Thursday, 19 February 2009


Europe opens covert talks with ‘blacklisted’ Hamas

By Anne Penketh,
Diplomatic Editor
The Independent, Thurs, 19 Feb 2009

European nations have opened a direct dialogue with Hamas as the US
intensifies the search for Middle East peace under Barack Obama.

In the first meeting of its kind, two French senators travelled to
Damascus two weeks ago to meet the leader of the Palestinian Islamist
faction, Khaled Meshal, The Independent has learned. Two British MPs
met three weeks ago in Beirut with the Hamas representative in
Lebanon, Usamah Hamdan. “Far more people are talking to Hamas than
anyone might think,” said a senior European diplomat. “It is the
beginning of something new – although we are not negotiating.”

Mr Hamdan said yesterday that since the end of last year, MPs from
Sweden, the Netherlands and three other western European nations,
which he declined to identify, had consulted with Hamas

“They believe they made a mistake by blacklisting Hamas,” he said,
referring to the EU decision in 2003 to add the political wing of the
movement to its list of terrorist organisations. “Now they know they
have to talk to Hamas.”

Political contacts with Hamas are banned under the rules of the
international Quartet for Middle East peace – which groups the US,
the EU, Russia and the UN – on the grounds that the Palestinian
faction remains committed to the destruction of Israel. The
international community insists that the ban will only be lifted once
the Islamists agree to recognise Israel and renounce violence. But
the policy, set out in 2006 following the Hamas victory in
Palestinian elections, has been called into question since the
three-week war in Gaza which is ruled by Hamas.

Diplomats insisted that the lawmakers’ contacts with Hamas were at
their own initiative, although they are presumed to have reported
back to governments. The British MPs who went to Beirut “were not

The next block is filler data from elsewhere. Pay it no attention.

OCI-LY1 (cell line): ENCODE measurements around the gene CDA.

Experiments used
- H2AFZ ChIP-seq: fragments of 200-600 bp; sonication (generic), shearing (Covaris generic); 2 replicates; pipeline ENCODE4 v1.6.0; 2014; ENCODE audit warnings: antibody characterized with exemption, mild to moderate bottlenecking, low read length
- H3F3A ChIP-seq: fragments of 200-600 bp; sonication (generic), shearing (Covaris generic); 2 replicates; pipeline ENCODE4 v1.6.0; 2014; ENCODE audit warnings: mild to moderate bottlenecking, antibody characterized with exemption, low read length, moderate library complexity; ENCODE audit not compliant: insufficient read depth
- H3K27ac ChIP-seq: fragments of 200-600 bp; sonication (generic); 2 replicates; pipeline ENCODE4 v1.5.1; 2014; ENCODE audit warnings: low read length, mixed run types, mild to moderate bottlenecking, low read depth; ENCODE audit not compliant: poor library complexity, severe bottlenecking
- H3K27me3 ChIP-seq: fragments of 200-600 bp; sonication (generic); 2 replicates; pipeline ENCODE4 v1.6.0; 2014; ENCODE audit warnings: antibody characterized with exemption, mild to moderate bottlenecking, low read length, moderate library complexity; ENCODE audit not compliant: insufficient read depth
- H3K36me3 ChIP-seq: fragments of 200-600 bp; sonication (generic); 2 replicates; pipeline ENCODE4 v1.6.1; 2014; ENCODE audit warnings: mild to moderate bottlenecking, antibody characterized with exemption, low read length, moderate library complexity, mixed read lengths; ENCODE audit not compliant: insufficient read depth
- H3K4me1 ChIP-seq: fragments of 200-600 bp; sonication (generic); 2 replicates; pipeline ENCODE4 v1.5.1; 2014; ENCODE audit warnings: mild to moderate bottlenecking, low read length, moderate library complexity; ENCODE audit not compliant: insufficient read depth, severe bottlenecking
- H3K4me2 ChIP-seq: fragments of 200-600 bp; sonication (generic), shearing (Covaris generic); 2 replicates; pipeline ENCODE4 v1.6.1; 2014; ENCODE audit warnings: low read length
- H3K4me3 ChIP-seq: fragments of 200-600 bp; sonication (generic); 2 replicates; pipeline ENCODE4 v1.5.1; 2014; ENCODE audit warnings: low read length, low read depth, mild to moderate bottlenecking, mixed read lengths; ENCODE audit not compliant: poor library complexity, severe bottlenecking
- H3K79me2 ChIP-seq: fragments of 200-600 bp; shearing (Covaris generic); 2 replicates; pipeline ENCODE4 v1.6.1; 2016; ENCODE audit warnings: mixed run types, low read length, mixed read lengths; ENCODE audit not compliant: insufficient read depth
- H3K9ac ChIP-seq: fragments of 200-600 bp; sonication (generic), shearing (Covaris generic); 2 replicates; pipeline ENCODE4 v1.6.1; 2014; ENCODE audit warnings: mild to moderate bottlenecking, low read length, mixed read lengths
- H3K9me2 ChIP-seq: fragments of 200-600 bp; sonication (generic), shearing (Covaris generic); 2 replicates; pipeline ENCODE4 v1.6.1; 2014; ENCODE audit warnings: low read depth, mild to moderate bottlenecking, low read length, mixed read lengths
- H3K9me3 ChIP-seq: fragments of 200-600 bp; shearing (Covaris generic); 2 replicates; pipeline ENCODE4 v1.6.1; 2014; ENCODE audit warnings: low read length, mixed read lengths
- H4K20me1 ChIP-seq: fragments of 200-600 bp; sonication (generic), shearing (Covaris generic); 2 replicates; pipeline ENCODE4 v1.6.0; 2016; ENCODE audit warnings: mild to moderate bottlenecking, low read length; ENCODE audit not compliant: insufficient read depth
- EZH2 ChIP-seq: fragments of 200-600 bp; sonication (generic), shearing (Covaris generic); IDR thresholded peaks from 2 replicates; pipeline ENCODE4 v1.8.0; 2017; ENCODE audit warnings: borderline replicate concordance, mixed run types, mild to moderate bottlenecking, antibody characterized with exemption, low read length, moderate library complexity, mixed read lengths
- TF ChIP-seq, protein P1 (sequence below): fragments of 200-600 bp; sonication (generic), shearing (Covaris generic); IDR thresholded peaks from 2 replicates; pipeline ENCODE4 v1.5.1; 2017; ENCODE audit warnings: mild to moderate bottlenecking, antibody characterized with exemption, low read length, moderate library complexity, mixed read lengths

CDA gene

engaged in back channel or officially sanctioned talks,” said a
Foreign Office spokesman.

The EU backs Egyptian-mediated efforts to secure reconciliation
between Hamas and its Fatah rivals as part of a ceasefire agreement
between Hamas and Israel. Palestinian unity is being encouraged as a
prerequisite for a two-state solution.

But Mr Meshal told the French senators that Palestinian unity was
“the most difficult issue”, according to a source familiar with the
talks. “Meshal said the Palestinian Authority [led by the President
Mahmoud Abbas, of Fatah] no longer represents anything,” said the
source. Hamas is “convinced that the Arab street is with them”.

Hamas’s main backer, Syria, is also brimming with confidence after
the three-week war failed to deal a knock-out blow to its allies in
Gaza. The Syrian government senses an opportunity under Mr Obama to
end the isolation imposed by the Bush presidency.

Syria’s President, Bashir Assad, has granted several interviews to
Western media in recent weeks in which he has expressed the hope of
improved relations with the US. John Kerry, the head of the Senate
foreign relations committee who has advocated the return of a US
ambassador to Syria, is due in Damascus at the weekend.

The Syrian ambassador to London, Sami Khiyami, said: “We expect
another ambassador. It is not going to take a long time. America,
like Europe, understands that the gate to having a political
influence in the Middle East can only be achieved through Syria.”

But Middle East analysts play down expectations that EU – or US
policy – regarding Hamas is about to change. Two major uncertainties
remain: the approach of the Obama administration and the contours of
the future Israeli government which could be led by the hardliner
Benjamin Netanyahu.

Martin Indyk, a former US ambassador to Israel, said Mr Obama would
be making a “huge mistake” if he decided to open direct talks with
Hamas. Such a move would “undermine the Palestinian leadership that
wants to make peace with Israel”.

He said there had been progress in indirect peace talks between
Israel and Syria, and that Mr Netanyahu could well decide to embark
down the track which is “somewhat riper”. But “the Syrians are not
about to sign on the dotted line” insofar as they would come under
pressure to break with their strategic allies, Hamas, Hizbollah and
Iran, he added.

Mr Khiyami said the Israelis would have to choose between
negotiations or future confrontation. “If they choose the first
option they will find people ready to negotiate under the umbrella of
the Arab initiative. If they choose the second, we are not
responsible anymore for any violence that can happen in the Middle

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